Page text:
Above: Joshua and a local friend of his, Sanan in Pakistan, were driving around the hills just south of Abbottabad when Joshua spotted some beehives. They stopped to look and when the owners showed up, they were very pleased to meet a tourist and gave Joshua a jar of their honey as a gift, refusing any kind of money.
Skibbereen man Joshua Matheson, (34), has just completed a solo nine-month trip from Australia to Ireland, travelling through 30 countries in a Toyota Landcruiser Prado and raising funds for Medicines San Frontiers (MSF), a charity that works in almost 70 countries around the world, providing emergency medical care where the need is greatest.
Joshua’s travels took him through some of the world’s most repressive countries but in an effort to show the goodness in society, he is writing a book about his adventures, which he says “is filled with positive stories of people helping people”.
Along the Pamir highway in Tajikistan, Josh drove through an area called the Wakhan Corridor, where people live in a high-altitude desert surrounded by snow-capped mountains. Perched on the mountainside with Afghanistan on the far side of the valley, Josh passed by a Tajikistan Army Ranger checkpoint. “It was getting late in the day so feeling cheeky I asked where was a good place to sleep for the night,” says Josh. “The Army Ranger Captain thought for a moment then offered myself and my companions a room in the army barracks. It was a pleasant night not without its drama…”
After a number of failed attempts to obtain a visa for Turkmenistan, Joshua, accompanied by a new crew of kindred travellers from Finland, Germany and Japan, decided to head to the border to cross into Uzbekistan. “Crossing into Uzbekistan was a memorable six-hour adventure,” he says. “We even had to present pictures on our phones for inspection!” Accepted into Uzbekistan, Josh and his new comrades visited Samarkand and Bukhara, which lies close to the Turkmenistan border.
However, one of the main highlights of his trip included driving through jungle in Nagaland for 10 hours going about 20km distance over rock, mud and water. “Locals showed me shortcuts around washed out broken bridges and a guide found me a place to stay and food. This is not where tourists often venture,” says Joshua.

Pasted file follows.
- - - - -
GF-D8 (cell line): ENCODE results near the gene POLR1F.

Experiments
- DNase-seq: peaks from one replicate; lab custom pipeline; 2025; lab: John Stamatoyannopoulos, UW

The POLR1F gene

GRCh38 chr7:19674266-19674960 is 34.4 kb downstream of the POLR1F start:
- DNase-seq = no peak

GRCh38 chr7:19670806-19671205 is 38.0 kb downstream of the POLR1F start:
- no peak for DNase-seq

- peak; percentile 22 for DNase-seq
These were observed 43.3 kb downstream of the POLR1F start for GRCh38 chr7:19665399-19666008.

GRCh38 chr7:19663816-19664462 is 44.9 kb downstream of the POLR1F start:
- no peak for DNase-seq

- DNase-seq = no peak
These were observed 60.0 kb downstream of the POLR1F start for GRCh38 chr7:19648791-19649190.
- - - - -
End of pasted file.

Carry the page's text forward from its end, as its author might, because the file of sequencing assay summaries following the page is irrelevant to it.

Another high point of the trip for Joshua was Tajikistan. “For its breathtaking view and wholesome people,” he says. “The roads were flanked by ever-changing wild flowers and overlooked by snowcapped mountains. I was with two solo travellers and we stayed with local families, had lunch with nomads, helped out two English bikers who had been walking out of the mountains for two days before seeing us and swam in mountain lakes and bathed in natural hot springs.”
Tajikistan was where Joshua met a 15-year-old girl who had dreams of becoming an ambassador. “Her family gave us dinner and a bed asking nothing in return. She was so innocent but had a determination that was an inspiration,” says Joshua. “We talked with her for hours in English, as her father, who could not speak English, watched us, beaming with pride. I left with her a book I had finished called ‘Into the Wild’ by Jon Krakauer, which I hope will help her on her journey.”
To find out how more about Joshua’s journey, keep an eye out for his book, which will be out early next year. If you are interested contact Joshua via facebook: Joshua Black Matheson where you can also find many of the best photos of the trip. If you would like to donate to MSF and support the people putting themselves in harm’s way to provide medical care to those who need it most, you can do so directly at https://give.everydayhero.com/au/turn-left.